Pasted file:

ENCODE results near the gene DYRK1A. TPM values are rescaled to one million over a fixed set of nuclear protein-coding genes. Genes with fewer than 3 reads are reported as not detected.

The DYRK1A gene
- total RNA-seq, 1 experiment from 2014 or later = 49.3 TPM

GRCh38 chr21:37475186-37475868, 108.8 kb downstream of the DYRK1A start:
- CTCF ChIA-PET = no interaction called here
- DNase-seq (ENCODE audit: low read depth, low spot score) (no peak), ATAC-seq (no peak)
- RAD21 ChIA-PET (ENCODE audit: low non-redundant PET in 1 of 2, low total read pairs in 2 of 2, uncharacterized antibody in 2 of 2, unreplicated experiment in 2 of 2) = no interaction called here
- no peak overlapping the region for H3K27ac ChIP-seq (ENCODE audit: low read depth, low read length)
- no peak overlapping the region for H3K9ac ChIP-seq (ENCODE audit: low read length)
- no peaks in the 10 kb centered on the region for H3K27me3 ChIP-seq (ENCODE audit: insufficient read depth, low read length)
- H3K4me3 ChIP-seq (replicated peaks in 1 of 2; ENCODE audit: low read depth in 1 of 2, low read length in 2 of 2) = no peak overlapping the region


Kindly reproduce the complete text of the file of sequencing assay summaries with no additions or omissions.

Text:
ENCODE results near the gene DYRK1A. TPM values are rescaled to one million over a fixed set of nuclear protein-coding genes. Genes with fewer than 3 reads are reported as not detected.

The DYRK1A gene
- total RNA-seq, 1 experiment from 2014 or later = 49.3 TPM

GRCh38 chr21:37475186-37475868, 108.8 kb downstream of the DYRK1A start:
- CTCF ChIA-PET = no interaction called here
- DNase-seq (ENCODE audit: low read depth, low spot score) (no peak), ATAC-seq (no peak)
- RAD21 ChIA-PET (ENCODE audit: low non-redundant PET in 1 of 2, low total read pairs in 2 of 2, uncharacterized antibody in 2 of 2, unreplicated experiment in 2 of 2) = no interaction called here
- no peak overlapping the region for H3K27ac ChIP-seq (ENCODE audit: low read depth, low read length)
- no peak overlapping the region for H3K9ac ChIP-seq (ENCODE audit: low read length)
- no peaks in the 10 kb centered on the region for H3K27me3 ChIP-seq (ENCODE audit: insufficient read depth, low read length)
- H3K4me3 ChIP-seq (replicated peaks in 1 of 2; ENCODE audit: low read depth in 1 of 2, low read length in 2 of 2) = no peak overlapping the region